BAF180 Bromodomains Differentially Affect PBAF Targeting to Chromatin Subcompartments and Behave Oncogenically in U2-OS Cells
Kenworthy, Charles Andrew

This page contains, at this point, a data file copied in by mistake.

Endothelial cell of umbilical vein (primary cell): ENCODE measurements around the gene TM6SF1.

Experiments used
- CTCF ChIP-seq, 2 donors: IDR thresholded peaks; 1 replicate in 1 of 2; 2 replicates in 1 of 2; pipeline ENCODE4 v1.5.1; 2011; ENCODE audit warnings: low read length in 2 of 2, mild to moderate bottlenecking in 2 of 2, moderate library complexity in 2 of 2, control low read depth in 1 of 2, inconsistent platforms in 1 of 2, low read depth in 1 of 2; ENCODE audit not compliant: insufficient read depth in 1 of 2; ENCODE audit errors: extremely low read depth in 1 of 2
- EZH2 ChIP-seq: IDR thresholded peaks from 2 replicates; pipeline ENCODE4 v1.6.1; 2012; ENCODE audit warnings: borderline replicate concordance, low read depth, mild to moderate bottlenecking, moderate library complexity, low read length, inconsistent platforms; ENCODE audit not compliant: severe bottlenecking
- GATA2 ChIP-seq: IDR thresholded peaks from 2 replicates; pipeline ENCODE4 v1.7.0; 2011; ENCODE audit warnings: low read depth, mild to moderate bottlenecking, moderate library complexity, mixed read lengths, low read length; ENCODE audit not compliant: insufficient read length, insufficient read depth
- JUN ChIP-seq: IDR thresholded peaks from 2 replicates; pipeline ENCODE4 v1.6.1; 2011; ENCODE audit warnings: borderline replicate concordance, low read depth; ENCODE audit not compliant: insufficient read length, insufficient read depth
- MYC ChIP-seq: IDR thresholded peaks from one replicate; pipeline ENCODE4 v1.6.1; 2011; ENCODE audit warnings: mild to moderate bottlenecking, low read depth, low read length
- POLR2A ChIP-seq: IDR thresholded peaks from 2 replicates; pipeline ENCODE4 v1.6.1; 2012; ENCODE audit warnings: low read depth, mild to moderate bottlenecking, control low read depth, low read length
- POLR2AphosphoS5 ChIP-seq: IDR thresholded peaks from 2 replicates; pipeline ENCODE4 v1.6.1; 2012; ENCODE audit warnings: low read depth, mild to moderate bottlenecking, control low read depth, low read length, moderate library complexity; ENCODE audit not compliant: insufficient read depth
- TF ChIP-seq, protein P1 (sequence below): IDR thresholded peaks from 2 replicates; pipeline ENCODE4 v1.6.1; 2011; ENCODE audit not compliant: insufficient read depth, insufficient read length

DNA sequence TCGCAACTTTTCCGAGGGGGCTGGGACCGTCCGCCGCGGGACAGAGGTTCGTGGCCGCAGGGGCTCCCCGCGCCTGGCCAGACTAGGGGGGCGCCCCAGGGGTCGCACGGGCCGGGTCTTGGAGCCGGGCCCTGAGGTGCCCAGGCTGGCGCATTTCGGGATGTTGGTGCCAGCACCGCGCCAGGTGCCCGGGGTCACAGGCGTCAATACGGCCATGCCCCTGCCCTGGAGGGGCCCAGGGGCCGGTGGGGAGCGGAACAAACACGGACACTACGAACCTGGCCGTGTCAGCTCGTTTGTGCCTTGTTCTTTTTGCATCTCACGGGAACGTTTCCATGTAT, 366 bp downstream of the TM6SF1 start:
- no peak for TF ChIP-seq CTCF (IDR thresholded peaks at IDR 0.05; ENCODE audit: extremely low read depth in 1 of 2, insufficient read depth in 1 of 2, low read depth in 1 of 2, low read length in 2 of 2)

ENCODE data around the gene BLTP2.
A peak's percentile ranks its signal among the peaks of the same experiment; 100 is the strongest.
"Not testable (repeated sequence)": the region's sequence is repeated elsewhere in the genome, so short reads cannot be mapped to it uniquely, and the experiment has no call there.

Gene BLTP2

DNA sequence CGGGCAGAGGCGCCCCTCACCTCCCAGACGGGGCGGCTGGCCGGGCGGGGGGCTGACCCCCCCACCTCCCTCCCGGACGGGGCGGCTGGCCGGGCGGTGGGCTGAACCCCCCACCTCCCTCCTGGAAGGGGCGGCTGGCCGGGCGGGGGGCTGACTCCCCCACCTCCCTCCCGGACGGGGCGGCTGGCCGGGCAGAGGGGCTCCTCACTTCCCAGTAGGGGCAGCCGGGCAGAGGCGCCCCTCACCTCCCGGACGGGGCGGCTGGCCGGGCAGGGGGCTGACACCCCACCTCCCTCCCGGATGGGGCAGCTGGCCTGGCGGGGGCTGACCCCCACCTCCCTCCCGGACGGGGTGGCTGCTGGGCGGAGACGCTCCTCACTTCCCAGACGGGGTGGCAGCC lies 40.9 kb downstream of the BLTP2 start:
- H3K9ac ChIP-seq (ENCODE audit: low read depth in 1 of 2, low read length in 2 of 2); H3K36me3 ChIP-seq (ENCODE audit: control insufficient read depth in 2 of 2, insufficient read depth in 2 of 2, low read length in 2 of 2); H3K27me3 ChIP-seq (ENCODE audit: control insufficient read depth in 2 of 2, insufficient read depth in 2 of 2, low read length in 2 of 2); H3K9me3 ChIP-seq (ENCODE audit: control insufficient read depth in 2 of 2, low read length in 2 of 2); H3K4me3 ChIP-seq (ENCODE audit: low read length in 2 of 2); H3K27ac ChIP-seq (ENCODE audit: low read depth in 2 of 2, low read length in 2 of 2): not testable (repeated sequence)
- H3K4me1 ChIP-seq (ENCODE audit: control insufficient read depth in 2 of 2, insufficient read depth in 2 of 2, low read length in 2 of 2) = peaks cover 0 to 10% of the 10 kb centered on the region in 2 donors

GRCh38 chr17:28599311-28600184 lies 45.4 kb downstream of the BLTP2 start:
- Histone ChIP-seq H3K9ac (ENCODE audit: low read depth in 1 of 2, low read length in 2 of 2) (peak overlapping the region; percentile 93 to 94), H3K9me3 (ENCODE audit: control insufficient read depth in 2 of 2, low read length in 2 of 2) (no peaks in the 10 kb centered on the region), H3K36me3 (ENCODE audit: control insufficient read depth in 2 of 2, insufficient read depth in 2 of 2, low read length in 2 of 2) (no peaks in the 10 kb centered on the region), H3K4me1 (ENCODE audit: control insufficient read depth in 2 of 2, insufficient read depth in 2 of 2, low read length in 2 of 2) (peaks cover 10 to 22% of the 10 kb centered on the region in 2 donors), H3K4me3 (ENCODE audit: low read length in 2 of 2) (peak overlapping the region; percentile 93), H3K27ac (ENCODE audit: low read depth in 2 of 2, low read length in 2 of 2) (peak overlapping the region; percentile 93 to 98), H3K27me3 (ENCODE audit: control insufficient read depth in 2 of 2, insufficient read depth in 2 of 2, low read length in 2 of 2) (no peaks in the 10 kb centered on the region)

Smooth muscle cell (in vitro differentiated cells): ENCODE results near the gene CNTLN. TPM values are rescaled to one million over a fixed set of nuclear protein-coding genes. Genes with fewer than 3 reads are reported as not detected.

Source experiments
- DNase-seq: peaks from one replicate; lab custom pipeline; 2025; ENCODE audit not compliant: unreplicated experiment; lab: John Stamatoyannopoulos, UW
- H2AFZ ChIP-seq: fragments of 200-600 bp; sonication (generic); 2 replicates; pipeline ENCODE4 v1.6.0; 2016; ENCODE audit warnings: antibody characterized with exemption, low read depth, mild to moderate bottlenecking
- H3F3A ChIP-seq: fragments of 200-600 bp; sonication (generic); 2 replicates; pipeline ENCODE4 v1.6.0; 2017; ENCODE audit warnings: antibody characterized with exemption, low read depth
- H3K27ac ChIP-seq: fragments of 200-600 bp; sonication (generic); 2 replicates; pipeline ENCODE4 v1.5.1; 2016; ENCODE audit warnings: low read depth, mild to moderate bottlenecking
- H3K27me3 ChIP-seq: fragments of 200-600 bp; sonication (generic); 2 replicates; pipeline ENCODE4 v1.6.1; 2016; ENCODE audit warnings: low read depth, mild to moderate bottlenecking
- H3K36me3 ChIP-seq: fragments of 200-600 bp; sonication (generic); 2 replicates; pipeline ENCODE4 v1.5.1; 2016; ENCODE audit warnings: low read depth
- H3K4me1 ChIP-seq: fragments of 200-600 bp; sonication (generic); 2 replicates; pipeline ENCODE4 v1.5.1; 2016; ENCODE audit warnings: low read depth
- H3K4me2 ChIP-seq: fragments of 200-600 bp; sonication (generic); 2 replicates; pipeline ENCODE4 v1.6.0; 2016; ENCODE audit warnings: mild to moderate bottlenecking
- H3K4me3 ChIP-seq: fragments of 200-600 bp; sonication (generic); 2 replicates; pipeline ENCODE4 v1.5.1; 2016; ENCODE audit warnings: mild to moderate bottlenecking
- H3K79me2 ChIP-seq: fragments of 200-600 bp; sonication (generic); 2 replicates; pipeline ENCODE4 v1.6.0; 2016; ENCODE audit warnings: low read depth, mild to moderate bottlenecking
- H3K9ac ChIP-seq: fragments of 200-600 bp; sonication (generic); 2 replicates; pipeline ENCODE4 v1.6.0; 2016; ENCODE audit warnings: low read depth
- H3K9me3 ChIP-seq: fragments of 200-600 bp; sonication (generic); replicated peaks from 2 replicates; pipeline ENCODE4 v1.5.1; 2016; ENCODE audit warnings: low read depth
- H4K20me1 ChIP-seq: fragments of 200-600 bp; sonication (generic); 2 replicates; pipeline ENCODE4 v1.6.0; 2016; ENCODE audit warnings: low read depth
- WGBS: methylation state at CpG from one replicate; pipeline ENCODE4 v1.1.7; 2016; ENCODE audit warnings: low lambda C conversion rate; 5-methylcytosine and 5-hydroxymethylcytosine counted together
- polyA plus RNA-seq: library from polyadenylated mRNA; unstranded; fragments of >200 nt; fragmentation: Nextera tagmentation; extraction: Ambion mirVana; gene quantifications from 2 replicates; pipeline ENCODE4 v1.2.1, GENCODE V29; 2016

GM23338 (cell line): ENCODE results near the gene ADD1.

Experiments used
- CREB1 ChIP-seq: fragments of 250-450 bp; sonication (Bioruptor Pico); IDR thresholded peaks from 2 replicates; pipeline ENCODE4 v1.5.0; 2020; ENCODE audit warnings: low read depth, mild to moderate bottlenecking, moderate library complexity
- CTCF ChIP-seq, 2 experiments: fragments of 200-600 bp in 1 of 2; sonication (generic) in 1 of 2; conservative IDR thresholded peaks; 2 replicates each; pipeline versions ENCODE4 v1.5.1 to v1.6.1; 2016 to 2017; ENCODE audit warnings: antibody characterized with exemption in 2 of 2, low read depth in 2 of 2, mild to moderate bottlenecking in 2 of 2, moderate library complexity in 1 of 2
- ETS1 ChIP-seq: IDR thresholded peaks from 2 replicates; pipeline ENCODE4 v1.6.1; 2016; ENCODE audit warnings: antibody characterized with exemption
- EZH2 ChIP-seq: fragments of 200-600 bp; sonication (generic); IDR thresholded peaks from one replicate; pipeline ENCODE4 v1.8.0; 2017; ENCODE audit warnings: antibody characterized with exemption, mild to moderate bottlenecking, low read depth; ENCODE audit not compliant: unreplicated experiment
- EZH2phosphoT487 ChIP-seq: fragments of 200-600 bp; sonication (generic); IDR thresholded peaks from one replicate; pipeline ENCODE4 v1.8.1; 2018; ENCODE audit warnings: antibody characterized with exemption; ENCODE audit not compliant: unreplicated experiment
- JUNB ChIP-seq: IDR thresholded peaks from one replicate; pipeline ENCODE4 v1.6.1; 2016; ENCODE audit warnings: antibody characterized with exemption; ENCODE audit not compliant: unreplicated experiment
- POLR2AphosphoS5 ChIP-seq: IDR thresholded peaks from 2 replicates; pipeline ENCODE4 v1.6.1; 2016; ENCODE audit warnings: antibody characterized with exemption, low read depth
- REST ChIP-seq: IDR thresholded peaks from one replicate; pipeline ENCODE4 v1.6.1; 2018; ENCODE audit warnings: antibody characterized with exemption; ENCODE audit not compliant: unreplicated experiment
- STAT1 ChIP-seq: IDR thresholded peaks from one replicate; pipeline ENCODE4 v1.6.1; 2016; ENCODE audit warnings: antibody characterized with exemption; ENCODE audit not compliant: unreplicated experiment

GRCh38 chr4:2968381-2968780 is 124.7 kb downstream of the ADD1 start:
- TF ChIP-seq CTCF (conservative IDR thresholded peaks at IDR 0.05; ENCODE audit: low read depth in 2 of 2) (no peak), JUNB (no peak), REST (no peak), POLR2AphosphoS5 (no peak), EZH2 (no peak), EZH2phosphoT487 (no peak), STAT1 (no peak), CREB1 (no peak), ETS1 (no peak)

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Chromatin remodeling is a widespread nuclear function that impacts almost every aspect of nuclear physiology. Thus, the action of SWI/SNF chromatin remodelers can impact a broad range of cellular processes. SWI/SNF remodelers traditionally have been thought to localize to euchromatin via bromodomains to activate transcription. However, SWI/SNF remodelers are also involved in a broad range of other functions including transcriptional repression, the DNA damage response, and specification of boundary elements. We developed a method of examining the binding of the mammalian SWI/SNF remodeler, PBAF, to chromatin with single particle precision. This involves tagging the BAF180 subunit within PBAF with a modified bacterial haloalkane dehalogenase: the halo tag. This allows BAF180 to be conjugated to bright organic fluorophores. When imaged at slow acquisition times, molecules that are freely diffusing will blur into the background and stationary molecules are thus able to be resolved with single particle precision. We were able to further localize PBAF binding activity by performing two-color imaging between Halo-BAF180 and chromatin structural proteins tagged with the SNAP tag: HP1a and H3.3. We added the SNAP tag to H3.3, which is associated with transcriptionally active euchromatin, and HP1a, which is associated with transcriptionally repressed heterochromatin. We also found that PBAF resided in the transcriptionally active euchromatin for less time than it did in transcriptionally repressed heterochromatin, which we think is linked with chromatin stability. Furthermore, we found that for PBAF, the BAF180 bromodomains didn't have an appreciable effect on the amount of time that PBAF resided within euchromatin. Surprisingly, we found that the BAF180 bromodomains did affect the amount of time that PBAF resided in heterochromatin, suggesting that it targets an unknown acetylated factor in heterochromatin. Apart from its extensive role in various aspects of cellular physiology, PBAF is also highly mutated across a range of cancers. These PBAF mutations were thought to be associated exclusively with tumor suppressive functions. However, recent literature has shown that certain PBAF subunits can also be over-expressed in neoplastic processes and that this overexpression can drive tumorigenesis. We found that overexpression of a BAF180WT transgenic construct in U2-OS cells leads to increased cellular migration in a wound healing assay, decreased cellular adhesion, and increased colony size in colony formation assays. These are all traits that are associated with tumor progression. We examined expression of a cancer-derived missense mutation within the second bromodomain of BAF180 (BAF180-T232P) and found that it leads to truncation of the protein after the third bromodomain, which likely inactivates PBAF function. We find that Halo-fBAF180-T232P didn't appear to have these same effects on wound healing, cellular adhesion, and colony formation. Thus ectopic expression of a Halo-fBAF180WT construct appeared to increase tumorigenic behavior in U2-OS cells and expression of a point mutation in a bromodomain (Halo-fBAF180-T232P) reversed this tumorigenic function. We further performed ChIP-exo of both of these constructs and found that Halo-fBAF180WT localized to genomic regions associated with focal adhesion, WNT signaling, and TGF(3 signaling. Finally, we performed dynamic fluorescent cellular imaging of cells expressing either Halo-fBAF180WT or HalofBAF180-T232P. We found that in FRAP assays, Halo-fBAF180-T232P exhibited rapid recovery dynamics when compared to Halo-fBAF180WT. When performing single particle slow-diffusion imaging however, we found that the amount of time that HalofBAF180WT attached to chromatin was comparable to Halo-fBAF180-T232P. Thus, Halo-fBAF180-T232P appears to have a defect in association with chromatin, but once bound it doesn't appear to have a deficit in residence on chromatin. Our work thus describes the development of a system that can survey chromatin residence times and bromodomain-dependent interactions. We have also defined a potential tumorigenic function of BAF180 in U2-OS cells, and determined that mutations within a single bromodomain could reduce this tumorigenic function.
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